Sugasawa Sensei founded Shikukai in 1990 after breaking away from the UKKW.
In 1994 Sugasawa Sensei was presented with the “Ko Ro Sho”; a special award by the grandmaster, acknowledging his contribution to Wado Ryu karate and his dedication and service to the Renmei.
The name “Shikukai” has its own history. It originally derives from the club name of the Meiji University Tokyo karate club “old boys” association, and can mean either, “forty nine club” (or Association) or, “Association of Honourable Gentlemen”.
Shikukai has gained steadily since its foundation and has experienced success in many areas. Shikukai members have advanced to senior positions and have become respected instructors in their own right.
Shikukai now has a nucleus of clubs run by a dedicated group of senior instructors, all striving towards one aim; to ensure the perpetuation of pure Wado Ryu technique in the spirit intended by the late grandmaster and his successor.
A short biographical profile of Sugasawa Sensei.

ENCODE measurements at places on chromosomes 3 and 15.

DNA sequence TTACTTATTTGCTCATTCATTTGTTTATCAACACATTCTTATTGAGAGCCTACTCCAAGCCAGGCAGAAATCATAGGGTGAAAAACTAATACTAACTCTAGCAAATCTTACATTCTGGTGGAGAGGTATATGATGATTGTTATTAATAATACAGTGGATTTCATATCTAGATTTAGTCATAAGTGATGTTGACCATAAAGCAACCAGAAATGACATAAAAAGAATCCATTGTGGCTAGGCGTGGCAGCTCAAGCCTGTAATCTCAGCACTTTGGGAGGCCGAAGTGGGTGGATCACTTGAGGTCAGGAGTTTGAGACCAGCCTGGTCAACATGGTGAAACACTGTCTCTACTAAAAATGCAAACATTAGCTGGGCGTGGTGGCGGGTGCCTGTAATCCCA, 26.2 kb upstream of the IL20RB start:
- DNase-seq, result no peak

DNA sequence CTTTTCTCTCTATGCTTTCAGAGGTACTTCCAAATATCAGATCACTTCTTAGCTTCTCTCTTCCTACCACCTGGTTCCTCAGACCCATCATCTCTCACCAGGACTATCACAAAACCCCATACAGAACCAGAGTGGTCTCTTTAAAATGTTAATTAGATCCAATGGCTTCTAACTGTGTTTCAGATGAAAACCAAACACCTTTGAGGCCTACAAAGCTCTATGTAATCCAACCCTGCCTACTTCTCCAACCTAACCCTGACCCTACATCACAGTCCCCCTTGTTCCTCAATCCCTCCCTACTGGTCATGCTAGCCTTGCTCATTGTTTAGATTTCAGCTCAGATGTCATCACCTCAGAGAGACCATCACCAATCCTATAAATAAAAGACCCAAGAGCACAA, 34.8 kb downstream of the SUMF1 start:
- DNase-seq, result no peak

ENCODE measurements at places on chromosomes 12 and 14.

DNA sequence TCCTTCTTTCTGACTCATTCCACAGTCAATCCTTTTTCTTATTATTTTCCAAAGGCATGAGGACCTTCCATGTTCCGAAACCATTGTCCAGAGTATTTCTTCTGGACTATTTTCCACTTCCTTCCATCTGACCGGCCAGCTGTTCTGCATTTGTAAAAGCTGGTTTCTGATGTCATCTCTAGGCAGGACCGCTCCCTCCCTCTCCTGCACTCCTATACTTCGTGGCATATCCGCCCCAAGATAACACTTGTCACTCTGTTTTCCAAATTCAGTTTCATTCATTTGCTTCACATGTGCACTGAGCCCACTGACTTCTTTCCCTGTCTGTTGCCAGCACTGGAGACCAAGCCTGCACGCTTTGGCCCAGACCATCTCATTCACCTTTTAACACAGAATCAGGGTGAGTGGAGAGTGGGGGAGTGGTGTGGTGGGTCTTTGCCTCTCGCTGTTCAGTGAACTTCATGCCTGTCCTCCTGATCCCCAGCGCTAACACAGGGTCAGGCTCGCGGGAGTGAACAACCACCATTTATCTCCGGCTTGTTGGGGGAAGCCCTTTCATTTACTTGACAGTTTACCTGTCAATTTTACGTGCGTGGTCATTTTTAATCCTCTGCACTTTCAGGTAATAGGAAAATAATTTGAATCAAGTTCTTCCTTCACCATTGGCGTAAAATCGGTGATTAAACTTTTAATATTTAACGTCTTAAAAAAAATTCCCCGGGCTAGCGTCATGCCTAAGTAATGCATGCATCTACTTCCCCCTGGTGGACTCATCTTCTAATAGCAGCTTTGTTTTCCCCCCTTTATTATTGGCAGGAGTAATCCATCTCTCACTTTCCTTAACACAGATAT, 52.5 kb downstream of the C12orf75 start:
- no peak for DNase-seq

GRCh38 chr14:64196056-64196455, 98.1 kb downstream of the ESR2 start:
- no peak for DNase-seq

Fumio Sugasawa was born in Sawara City, Chiba Prefecture, sixty miles east of Tokyo, the youngest son in a family of seven children.
His first awareness of karate was when his second eldest brother started training at a local club and erected a makiwara (striking post) at the family home. Although his first love was baseball he used to practice on his brother’s makiwara.
In 1969 he went away to study Commerce at the famous Meiji University, Tokyo. Once there he found himself coerced into joining the university karate club – although he admits it did not take much to persuade him.
As a result of his experiences with his elder brother he had developed a genuine interest in karate. The training at Meiji was severe, but due to his experiences of the physical hardships common in Japanese baseball he had no trouble adapting to the regime.
One of the regular instructors at Meiji was Jiro Ohtsuka Sensei, son and future successor to the founder of Wado Ryu karate Hironori Ohtsuka (1892-1982). The founder also visited and instructed at the university, but Jiro Ohtsuka Sensei had a particular attachment to Meiji, as he was himself a Meiji old boy.
Sugasawa Sensei’s enthusiasm and physical prowess soon gained him the position of Meiji karate club captain, an achievment he is particularly proud of.
He came to the UK in July 1978 and joined a group of resident Japanese instructors responsible for spreading traditional Wado Ryu karate throughout the country. He initially taught in the East London area, but soon established contacts with clubs in all parts of the UK.